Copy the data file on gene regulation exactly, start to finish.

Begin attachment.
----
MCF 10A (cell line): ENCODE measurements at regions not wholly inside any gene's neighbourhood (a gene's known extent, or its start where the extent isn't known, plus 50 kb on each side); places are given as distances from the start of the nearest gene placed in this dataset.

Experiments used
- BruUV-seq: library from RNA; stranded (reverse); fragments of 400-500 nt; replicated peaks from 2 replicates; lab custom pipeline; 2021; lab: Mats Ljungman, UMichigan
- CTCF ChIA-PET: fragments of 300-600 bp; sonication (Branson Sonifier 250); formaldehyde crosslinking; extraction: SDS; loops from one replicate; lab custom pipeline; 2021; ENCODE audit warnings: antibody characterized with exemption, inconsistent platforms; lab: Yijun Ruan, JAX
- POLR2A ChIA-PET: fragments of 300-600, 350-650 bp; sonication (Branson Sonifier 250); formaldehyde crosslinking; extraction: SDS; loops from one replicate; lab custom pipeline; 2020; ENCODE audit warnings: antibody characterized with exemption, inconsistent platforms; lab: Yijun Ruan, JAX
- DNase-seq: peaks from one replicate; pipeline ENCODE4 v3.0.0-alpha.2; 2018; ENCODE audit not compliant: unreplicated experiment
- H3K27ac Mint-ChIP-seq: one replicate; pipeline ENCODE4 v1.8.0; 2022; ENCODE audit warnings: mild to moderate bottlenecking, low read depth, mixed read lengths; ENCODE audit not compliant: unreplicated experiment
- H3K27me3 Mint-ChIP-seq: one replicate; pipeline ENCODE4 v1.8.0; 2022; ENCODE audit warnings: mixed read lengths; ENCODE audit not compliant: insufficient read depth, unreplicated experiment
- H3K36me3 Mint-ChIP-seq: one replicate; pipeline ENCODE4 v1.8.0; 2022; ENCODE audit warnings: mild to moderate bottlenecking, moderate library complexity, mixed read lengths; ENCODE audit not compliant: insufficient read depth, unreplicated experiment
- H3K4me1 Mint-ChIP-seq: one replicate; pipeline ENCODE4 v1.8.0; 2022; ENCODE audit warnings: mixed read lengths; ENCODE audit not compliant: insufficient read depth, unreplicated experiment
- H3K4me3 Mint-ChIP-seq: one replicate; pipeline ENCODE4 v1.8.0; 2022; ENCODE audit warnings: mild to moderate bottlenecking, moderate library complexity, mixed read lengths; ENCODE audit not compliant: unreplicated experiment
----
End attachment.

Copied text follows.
MCF 10A (cell line): ENCODE measurements at regions not wholly inside any gene's neighbourhood (a gene's known extent, or its start where the extent isn't known, plus 50 kb on each side); places are given as distances from the start of the nearest gene placed in this dataset.

Experiments used
- BruUV-seq: library from RNA; stranded (reverse); fragments of 400-500 nt; replicated peaks from 2 replicates; lab custom pipeline; 2021; lab: Mats Ljungman, UMichigan
- CTCF ChIA-PET: fragments of 300-600 bp; sonication (Branson Sonifier 250); formaldehyde crosslinking; extraction: SDS; loops from one replicate; lab custom pipeline; 2021; ENCODE audit warnings: antibody characterized with exemption, inconsistent platforms; lab: Yijun Ruan, JAX
- POLR2A ChIA-PET: fragments of 300-600, 350-650 bp; sonication (Branson Sonifier 250); formaldehyde crosslinking; extraction: SDS; loops from one replicate; lab custom pipeline; 2020; ENCODE audit warnings: antibody characterized with exemption, inconsistent platforms; lab: Yijun Ruan, JAX
- DNase-seq: peaks from one replicate; pipeline ENCODE4 v3.0.0-alpha.2; 2018; ENCODE audit not compliant: unreplicated experiment
- H3K27ac Mint-ChIP-seq: one replicate; pipeline ENCODE4 v1.8.0; 2022; ENCODE audit warnings: mild to moderate bottlenecking, low read depth, mixed read lengths; ENCODE audit not compliant: unreplicated experiment
- H3K27me3 Mint-ChIP-seq: one replicate; pipeline ENCODE4 v1.8.0; 2022; ENCODE audit warnings: mixed read lengths; ENCODE audit not compliant: insufficient read depth, unreplicated experiment
- H3K36me3 Mint-ChIP-seq: one replicate; pipeline ENCODE4 v1.8.0; 2022; ENCODE audit warnings: mild to moderate bottlenecking, moderate library complexity, mixed read lengths; ENCODE audit not compliant: insufficient read depth, unreplicated experiment
- H3K4me1 Mint-ChIP-seq: one replicate; pipeline ENCODE4 v1.8.0; 2022; ENCODE audit warnings: mixed read lengths; ENCODE audit not compliant: insufficient read depth, unreplicated experiment
- H3K4me3 Mint-ChIP-seq: one replicate; pipeline ENCODE4 v1.8.0; 2022; ENCODE audit warnings: mild to moderate bottlenecking, moderate library complexity, mixed read lengths; ENCODE audit not compliant: unreplicated experiment